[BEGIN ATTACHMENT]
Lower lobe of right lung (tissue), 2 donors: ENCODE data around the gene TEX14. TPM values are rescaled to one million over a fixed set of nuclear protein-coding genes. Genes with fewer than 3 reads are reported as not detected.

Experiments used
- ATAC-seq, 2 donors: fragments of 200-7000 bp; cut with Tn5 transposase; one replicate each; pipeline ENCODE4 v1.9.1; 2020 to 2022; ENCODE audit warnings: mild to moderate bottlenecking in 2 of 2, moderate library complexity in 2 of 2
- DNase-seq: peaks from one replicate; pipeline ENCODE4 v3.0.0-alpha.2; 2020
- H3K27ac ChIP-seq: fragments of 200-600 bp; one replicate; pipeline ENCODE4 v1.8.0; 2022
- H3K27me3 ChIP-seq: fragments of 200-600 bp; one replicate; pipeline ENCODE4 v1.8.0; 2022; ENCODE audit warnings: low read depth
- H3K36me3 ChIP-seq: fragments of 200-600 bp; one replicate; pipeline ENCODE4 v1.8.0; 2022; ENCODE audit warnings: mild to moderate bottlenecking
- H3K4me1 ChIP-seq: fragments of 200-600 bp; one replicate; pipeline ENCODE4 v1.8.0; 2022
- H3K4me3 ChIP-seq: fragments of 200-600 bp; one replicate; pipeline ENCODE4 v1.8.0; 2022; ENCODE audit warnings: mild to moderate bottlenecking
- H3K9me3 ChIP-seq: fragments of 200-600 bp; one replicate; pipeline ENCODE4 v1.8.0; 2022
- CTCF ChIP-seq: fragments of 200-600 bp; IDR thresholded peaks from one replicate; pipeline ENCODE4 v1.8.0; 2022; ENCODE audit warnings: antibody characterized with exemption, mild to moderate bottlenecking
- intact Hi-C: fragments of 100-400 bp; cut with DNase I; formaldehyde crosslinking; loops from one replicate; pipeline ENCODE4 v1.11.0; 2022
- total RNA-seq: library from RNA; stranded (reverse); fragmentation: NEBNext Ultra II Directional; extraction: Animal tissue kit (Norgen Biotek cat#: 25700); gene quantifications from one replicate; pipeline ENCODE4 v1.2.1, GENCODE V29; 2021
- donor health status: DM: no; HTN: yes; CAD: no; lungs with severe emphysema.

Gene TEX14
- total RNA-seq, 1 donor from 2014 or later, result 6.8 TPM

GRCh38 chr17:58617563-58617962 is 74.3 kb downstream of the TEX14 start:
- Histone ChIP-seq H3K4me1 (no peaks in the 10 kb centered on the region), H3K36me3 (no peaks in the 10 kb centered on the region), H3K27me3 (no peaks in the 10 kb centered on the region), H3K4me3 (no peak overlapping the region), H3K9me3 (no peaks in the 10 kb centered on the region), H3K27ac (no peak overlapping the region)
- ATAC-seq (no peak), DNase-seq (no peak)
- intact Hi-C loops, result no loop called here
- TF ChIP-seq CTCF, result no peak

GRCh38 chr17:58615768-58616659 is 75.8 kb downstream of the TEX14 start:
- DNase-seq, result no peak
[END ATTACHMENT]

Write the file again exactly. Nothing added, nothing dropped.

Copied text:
Lower lobe of right lung (tissue), 2 donors: ENCODE data around the gene TEX14. TPM values are rescaled to one million over a fixed set of nuclear protein-coding genes. Genes with fewer than 3 reads are reported as not detected.

Experiments used
- ATAC-seq, 2 donors: fragments of 200-7000 bp; cut with Tn5 transposase; one replicate each; pipeline ENCODE4 v1.9.1; 2020 to 2022; ENCODE audit warnings: mild to moderate bottlenecking in 2 of 2, moderate library complexity in 2 of 2
- DNase-seq: peaks from one replicate; pipeline ENCODE4 v3.0.0-alpha.2; 2020
- H3K27ac ChIP-seq: fragments of 200-600 bp; one replicate; pipeline ENCODE4 v1.8.0; 2022
- H3K27me3 ChIP-seq: fragments of 200-600 bp; one replicate; pipeline ENCODE4 v1.8.0; 2022; ENCODE audit warnings: low read depth
- H3K36me3 ChIP-seq: fragments of 200-600 bp; one replicate; pipeline ENCODE4 v1.8.0; 2022; ENCODE audit warnings: mild to moderate bottlenecking
- H3K4me1 ChIP-seq: fragments of 200-600 bp; one replicate; pipeline ENCODE4 v1.8.0; 2022
- H3K4me3 ChIP-seq: fragments of 200-600 bp; one replicate; pipeline ENCODE4 v1.8.0; 2022; ENCODE audit warnings: mild to moderate bottlenecking
- H3K9me3 ChIP-seq: fragments of 200-600 bp; one replicate; pipeline ENCODE4 v1.8.0; 2022
- CTCF ChIP-seq: fragments of 200-600 bp; IDR thresholded peaks from one replicate; pipeline ENCODE4 v1.8.0; 2022; ENCODE audit warnings: antibody characterized with exemption, mild to moderate bottlenecking
- intact Hi-C: fragments of 100-400 bp; cut with DNase I; formaldehyde crosslinking; loops from one replicate; pipeline ENCODE4 v1.11.0; 2022
- total RNA-seq: library from RNA; stranded (reverse); fragmentation: NEBNext Ultra II Directional; extraction: Animal tissue kit (Norgen Biotek cat#: 25700); gene quantifications from one replicate; pipeline ENCODE4 v1.2.1, GENCODE V29; 2021
- donor health status: DM: no; HTN: yes; CAD: no; lungs with severe emphysema.

Gene TEX14
- total RNA-seq, 1 donor from 2014 or later, result 6.8 TPM

GRCh38 chr17:58617563-58617962 is 74.3 kb downstream of the TEX14 start:
- Histone ChIP-seq H3K4me1 (no peaks in the 10 kb centered on the region), H3K36me3 (no peaks in the 10 kb centered on the region), H3K27me3 (no peaks in the 10 kb centered on the region), H3K4me3 (no peak overlapping the region), H3K9me3 (no peaks in the 10 kb centered on the region), H3K27ac (no peak overlapping the region)
- ATAC-seq (no peak), DNase-seq (no peak)
- intact Hi-C loops, result no loop called here
- TF ChIP-seq CTCF, result no peak

GRCh38 chr17:58615768-58616659 is 75.8 kb downstream of the TEX14 start:
- DNase-seq, result no peak